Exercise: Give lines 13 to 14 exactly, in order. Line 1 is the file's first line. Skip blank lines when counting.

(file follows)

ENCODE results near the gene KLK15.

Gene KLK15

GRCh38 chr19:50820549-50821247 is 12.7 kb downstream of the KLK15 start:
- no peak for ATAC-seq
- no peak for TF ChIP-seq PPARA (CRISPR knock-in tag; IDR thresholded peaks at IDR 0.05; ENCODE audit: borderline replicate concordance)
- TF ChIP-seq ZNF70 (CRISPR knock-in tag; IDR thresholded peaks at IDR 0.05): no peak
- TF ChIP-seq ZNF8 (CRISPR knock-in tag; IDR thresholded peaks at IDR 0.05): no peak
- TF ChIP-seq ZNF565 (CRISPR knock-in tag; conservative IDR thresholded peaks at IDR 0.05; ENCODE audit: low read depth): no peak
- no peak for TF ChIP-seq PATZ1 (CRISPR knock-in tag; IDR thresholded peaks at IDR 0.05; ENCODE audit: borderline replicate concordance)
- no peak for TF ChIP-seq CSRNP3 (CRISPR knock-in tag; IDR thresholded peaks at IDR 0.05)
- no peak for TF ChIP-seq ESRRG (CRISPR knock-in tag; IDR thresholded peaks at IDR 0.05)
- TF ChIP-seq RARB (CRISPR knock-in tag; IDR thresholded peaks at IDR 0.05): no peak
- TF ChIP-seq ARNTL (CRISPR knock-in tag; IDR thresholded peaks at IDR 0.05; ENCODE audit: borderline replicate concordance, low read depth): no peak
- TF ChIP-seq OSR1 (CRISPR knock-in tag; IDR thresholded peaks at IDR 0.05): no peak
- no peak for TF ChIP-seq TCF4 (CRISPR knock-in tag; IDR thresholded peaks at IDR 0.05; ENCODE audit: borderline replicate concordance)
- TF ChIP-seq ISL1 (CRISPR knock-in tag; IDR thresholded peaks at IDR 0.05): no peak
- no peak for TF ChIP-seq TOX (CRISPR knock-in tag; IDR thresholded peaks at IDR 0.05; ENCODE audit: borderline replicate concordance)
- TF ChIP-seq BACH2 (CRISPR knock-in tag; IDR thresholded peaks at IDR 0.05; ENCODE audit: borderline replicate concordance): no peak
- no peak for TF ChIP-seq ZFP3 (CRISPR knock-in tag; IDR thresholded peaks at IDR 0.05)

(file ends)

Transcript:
- TF ChIP-seq ARNTL (CRISPR knock-in tag; IDR thresholded peaks at IDR 0.05; ENCODE audit: borderline replicate concordance, low read depth): no peak
- TF ChIP-seq OSR1 (CRISPR knock-in tag; IDR thresholded peaks at IDR 0.05): no peak